However, the deceptively Gothic exterior conceals a more modern interior lacking vaulted ceilings. Details of the woodwork are beautiful, and there is an elegant organ (albeit smaller than the one in the Conference Center or the Tabernacle next door) centered up front. The acoustics don't rival the world-famous Tabernacle, but they are still quite impressive – and so are the performers. Walk in right before a concert and you'll be graciously allowed to stay and listen.

Directly east of the Assembly Hall stands the Seagull Monument, erected to commemorate the so-called "miracle of the gulls", in which, following fervent prayers, legions of native seagulls suddenly appeared and started devouring the swarm of crickets that was destroying much-needed crops during the pioneer farmers' first spring season in Utah. It is said that these birds, native to the Great Salt Lake, ate mass quantities of crickets, drank some water, regurgitated, and continued eating the pests over a two-week period. The pioneers saw the gulls' arrival as a miracle, and the story was recounted from the pulpit by church leaders such decades after the event.
Brigham Young Monument / Meridian Marker

6) Brigham Young Monument / Meridian Marker

First displayed at the Chicago World's Fair in 1893, this 25-foot bronze monument was erected in honor of pioneer-colonizer, Utah governor, and LDS Church president Brigham Young who led the Mormon pioneers into the Utah Territory in 1847 – here seen pointing with an outstretched left arm. Its base has the figure of an Indian facing east and that of a bearded fur trapper facing west, both of which preceded the Mormon settlers. On the south side is a bronze bas-relief of a pioneer man, woman, and child, while another bronze plaque has a list of the pioneers who arrived in the Salt Lake Valley on July 24, 1847, and their equipment.

Redesigned and restored in 2000, the beautifully kept Memorial Gardens also hold the grave of Brigham Young (back left corner with the fencing around it) and of some of his family members, including four of his wives. Just west of the statue, right next to the wall around Temple Square, the Meridian Marker is the spot from where all the measurements in Utah originate. Nothing but a small concrete obelisk, with a medallion on the top, but would make quite a nice spot for geogachers to log a trophy.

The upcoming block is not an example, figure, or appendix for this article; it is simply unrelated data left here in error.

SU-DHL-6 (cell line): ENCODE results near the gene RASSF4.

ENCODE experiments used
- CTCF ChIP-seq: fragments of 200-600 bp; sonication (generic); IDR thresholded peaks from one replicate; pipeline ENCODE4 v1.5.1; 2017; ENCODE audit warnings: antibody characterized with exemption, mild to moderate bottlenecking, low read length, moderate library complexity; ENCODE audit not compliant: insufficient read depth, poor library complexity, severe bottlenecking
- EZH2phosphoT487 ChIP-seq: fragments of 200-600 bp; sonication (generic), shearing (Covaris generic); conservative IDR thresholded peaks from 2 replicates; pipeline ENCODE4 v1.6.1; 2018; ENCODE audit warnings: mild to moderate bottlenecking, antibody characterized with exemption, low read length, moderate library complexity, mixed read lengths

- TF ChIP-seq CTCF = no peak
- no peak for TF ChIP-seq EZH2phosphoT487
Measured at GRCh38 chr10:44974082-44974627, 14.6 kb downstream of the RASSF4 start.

Lion House

7) Lion House

Taking its name from the recumbent lion set on top of the front portico, this house was constructed 1855-56 as a residence for some of Mormon leader Brigham Young's wives and children. Like all other buildings on Temple Square, it has been pristinely preserved, looking like it was built last year. There is now a pleasant cafeteria-style restaurant inside serving local fare to the faithful and the visitors alike. When you see people gathering together to enter, you know you're in for a good lunch – and you likely won't be disappointed. The homemade bread rolls served with honey butter are Utah famous!

Back in the day, the basement contained a dining room which could accommodate 70 people, while on the main floor were sitting rooms and bedrooms for wives with children. The 2nd floor contained 20 bedrooms for children and childless wives – one under each of the steeply-pitched gables. A polygamist, Young ultimately fathered 57 children by more than two dozen wives, and also had many adopted, foster, and stepchildren. By the 1930s, however, the practice of polygamy had been abandoned by the LDS Church and banned by the state of Utah, making it punishable by imprisonment and a hefty fine.
Eagle Gate

8) Eagle Gate